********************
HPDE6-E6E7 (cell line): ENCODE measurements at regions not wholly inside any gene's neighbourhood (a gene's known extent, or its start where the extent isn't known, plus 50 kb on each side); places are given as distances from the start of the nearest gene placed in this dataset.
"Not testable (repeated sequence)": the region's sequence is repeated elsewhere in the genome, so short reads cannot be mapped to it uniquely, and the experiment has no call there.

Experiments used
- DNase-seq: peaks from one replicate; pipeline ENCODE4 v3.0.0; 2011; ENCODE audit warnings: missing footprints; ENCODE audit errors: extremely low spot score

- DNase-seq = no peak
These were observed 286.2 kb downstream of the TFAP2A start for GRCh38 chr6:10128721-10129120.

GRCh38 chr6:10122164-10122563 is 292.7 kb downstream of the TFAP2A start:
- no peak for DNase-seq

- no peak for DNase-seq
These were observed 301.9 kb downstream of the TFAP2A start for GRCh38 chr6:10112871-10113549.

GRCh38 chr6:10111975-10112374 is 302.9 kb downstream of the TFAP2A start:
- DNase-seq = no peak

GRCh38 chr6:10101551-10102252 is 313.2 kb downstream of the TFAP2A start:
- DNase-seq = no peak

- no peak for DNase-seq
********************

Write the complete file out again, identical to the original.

HPDE6-E6E7 (cell line): ENCODE measurements at regions not wholly inside any gene's neighbourhood (a gene's known extent, or its start where the extent isn't known, plus 50 kb on each side); places are given as distances from the start of the nearest gene placed in this dataset.
"Not testable (repeated sequence)": the region's sequence is repeated elsewhere in the genome, so short reads cannot be mapped to it uniquely, and the experiment has no call there.

Experiments used
- DNase-seq: peaks from one replicate; pipeline ENCODE4 v3.0.0; 2011; ENCODE audit warnings: missing footprints; ENCODE audit errors: extremely low spot score

- DNase-seq = no peak
These were observed 286.2 kb downstream of the TFAP2A start for GRCh38 chr6:10128721-10129120.

GRCh38 chr6:10122164-10122563 is 292.7 kb downstream of the TFAP2A start:
- no peak for DNase-seq

- no peak for DNase-seq
These were observed 301.9 kb downstream of the TFAP2A start for GRCh38 chr6:10112871-10113549.

GRCh38 chr6:10111975-10112374 is 302.9 kb downstream of the TFAP2A start:
- DNase-seq = no peak

GRCh38 chr6:10101551-10102252 is 313.2 kb downstream of the TFAP2A start:
- DNase-seq = no peak

- no peak for DNase-seq